The future of learning is a race between education and technology.

A recent report from Accenture throws this dynamic into sharp relief: game-changing technologies are making new levels of performance and growth possible for organizations and economies. They’re also precipitating a skills crisis that could hold back their promise.

Here are five charts that explain what’s going on—and what to do about it.

Almost 90% of worker time will be augmented or automated by intelligent tech

The projected impact of intelligent technology on the way we work is hard to overstate. It is no exaggeration to say that it could revolutionize the world of work. This chart illustrates the report’s analysis that an average of just 11 percent of worker time across all occupations will be unaffected by intelligent tech. It is interesting to note that for most occupations, more time could be augmented than automated.Almost 90% of worker time will be augmented or automated by intelligent tech.

The skills crisis could cost 11.5 trillion dollars

The skills crisis could cost 11.5 trillion dollars.

Industrial-age education and training systems are not likely to provide the workforce with the skills required to make the most of intelligent tech. This chart presents the results of Accenture’s analysis of the cumulative GDP growth jeopardized by an intelligent-tech skills crisis across the G20. The analysis shows that China has the most to lose in absolute terms, while India has the largest portion of GDP growth at risk. However, even countries with lower projected impacts, like Australia and Canada, face the prospect of forgoing billions of dollars in GDP growth.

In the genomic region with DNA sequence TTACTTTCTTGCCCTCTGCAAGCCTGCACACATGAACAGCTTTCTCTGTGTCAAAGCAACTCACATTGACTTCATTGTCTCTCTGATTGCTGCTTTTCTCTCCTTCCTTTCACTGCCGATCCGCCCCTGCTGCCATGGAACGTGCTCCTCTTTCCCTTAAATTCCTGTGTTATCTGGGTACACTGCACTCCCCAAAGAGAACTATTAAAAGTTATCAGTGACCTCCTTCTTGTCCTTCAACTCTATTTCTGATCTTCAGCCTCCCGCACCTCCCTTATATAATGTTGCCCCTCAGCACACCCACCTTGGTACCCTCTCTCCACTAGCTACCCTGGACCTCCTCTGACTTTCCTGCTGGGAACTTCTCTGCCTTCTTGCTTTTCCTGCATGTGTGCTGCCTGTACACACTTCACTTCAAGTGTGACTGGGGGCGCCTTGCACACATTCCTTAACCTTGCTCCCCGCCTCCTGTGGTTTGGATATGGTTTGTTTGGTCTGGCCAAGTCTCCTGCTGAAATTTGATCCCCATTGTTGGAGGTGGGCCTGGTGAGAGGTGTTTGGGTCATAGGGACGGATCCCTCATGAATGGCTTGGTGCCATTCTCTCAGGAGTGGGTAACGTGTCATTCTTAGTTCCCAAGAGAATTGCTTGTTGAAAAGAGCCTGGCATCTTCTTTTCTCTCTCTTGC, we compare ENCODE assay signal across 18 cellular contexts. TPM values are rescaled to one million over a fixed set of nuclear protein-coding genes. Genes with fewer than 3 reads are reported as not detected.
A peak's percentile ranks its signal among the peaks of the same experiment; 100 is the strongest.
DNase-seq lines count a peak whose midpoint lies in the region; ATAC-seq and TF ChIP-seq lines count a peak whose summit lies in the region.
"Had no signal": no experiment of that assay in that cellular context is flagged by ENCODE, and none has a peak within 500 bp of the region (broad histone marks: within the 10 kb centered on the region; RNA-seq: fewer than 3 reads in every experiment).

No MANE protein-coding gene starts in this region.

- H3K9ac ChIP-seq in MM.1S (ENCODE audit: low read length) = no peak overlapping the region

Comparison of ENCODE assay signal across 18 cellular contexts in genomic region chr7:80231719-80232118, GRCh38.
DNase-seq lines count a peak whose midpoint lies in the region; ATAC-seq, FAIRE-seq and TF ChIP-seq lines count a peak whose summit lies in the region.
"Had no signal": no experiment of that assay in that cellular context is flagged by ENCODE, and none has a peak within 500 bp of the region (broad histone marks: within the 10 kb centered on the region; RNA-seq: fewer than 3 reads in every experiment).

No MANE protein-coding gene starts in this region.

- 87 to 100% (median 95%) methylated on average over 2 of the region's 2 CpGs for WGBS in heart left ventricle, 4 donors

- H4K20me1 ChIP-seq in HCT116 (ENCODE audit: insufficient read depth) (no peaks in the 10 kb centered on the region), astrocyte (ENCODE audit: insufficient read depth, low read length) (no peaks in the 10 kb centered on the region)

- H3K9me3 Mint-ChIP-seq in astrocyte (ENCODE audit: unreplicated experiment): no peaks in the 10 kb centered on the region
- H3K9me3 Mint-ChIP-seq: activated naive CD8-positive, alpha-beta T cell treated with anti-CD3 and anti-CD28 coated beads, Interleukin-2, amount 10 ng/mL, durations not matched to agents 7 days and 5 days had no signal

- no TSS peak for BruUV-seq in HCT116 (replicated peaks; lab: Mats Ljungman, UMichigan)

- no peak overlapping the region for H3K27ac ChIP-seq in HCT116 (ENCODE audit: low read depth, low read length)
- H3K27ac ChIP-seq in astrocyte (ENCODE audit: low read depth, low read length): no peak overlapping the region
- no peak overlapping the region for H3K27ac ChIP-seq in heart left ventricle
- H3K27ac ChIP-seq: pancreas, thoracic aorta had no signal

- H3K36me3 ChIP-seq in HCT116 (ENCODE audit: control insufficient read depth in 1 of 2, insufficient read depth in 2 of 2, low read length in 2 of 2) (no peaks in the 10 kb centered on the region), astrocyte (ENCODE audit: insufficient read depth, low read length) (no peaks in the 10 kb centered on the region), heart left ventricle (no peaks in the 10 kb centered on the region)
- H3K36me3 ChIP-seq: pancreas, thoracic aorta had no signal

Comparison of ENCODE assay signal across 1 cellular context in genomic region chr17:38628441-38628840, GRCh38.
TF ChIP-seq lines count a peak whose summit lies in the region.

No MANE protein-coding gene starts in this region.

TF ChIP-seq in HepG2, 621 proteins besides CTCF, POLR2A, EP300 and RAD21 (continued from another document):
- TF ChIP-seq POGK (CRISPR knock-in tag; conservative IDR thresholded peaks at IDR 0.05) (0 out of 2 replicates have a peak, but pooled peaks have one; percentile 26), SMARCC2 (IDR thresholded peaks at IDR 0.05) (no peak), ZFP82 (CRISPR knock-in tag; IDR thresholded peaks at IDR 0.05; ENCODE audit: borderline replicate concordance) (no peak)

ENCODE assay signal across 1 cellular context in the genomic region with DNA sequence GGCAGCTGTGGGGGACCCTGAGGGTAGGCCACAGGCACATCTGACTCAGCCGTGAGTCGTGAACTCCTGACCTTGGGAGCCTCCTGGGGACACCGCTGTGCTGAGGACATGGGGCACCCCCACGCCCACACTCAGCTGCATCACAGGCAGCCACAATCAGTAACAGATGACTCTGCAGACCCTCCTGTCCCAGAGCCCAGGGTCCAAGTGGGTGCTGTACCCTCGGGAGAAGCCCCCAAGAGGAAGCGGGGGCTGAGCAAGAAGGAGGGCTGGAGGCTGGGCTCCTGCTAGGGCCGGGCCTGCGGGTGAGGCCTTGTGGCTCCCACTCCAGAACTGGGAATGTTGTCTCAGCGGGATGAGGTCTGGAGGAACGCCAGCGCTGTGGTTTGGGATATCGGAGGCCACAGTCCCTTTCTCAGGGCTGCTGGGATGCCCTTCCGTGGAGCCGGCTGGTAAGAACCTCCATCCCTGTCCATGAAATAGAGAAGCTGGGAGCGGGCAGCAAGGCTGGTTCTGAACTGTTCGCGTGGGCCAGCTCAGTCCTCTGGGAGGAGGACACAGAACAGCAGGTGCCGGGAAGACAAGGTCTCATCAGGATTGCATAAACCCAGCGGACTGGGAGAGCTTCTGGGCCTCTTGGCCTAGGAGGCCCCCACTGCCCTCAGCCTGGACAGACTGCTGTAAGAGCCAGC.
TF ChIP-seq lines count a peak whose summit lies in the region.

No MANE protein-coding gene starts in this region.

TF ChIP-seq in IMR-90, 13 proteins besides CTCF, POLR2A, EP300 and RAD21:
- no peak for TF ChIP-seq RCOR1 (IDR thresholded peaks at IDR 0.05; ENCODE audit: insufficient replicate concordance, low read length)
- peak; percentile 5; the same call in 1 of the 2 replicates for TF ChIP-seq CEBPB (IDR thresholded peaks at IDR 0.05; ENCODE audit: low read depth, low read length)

Redistribution of work roles in the United States, 2017-2028

Empathy and Support roles represent the largest share of employment in the US and will also require a major increase in workers over the next 10 years.

As intelligent technologies become more powerful and more integrated into the world of work, employment shares will shift. This chart depicts Accenture’s projection of this impact in the United States, where the demand for intellectual skills like leadership, empathy, support, and engineering is expected to increase. The picture looks different in other countries—for instance, the full report contains the equivalent graph for China.

New tech has already changed the skills we need

Science and engineering roles already require greater creativity and socio-economical intelligence. This trend will accelerate with human-machine collaboration.

The impact of intelligent tech on the nature of work already includes big changes for specific roles. This chart adapts a United States Department of Labor metric to show how the skills needed for science and engineering roles have shifted since 2004.  Technical-operational skills are now less important, while creativity and social-emotional intelligence matter more. Intelligent tech is expected to accelerate these trends.

Intelligent tech will mean different things to different workers

Intelligent tech will impact different workers in different ways. Low-skilled workers are most vulnerable to having their tasks automated by cutting-edge tech. Learning leaders need to start thinking now about how to empower vulnerable learners to truly close the skills gap.

Intelligent tech will impact different workers in different ways. This chart underscores that low-skilled workers are most vulnerable to having their tasks automated by cutting-edge tech. Learning leaders need to start thinking now about how to empower vulnerable learners to truly close the skills gap.

Combined, these five charts give an overview of the projected impact of intelligent technology on learning, and the skills crisis they could precipitate. The Accenture report they come from is rich in detail and further insight. It can be accessed here.

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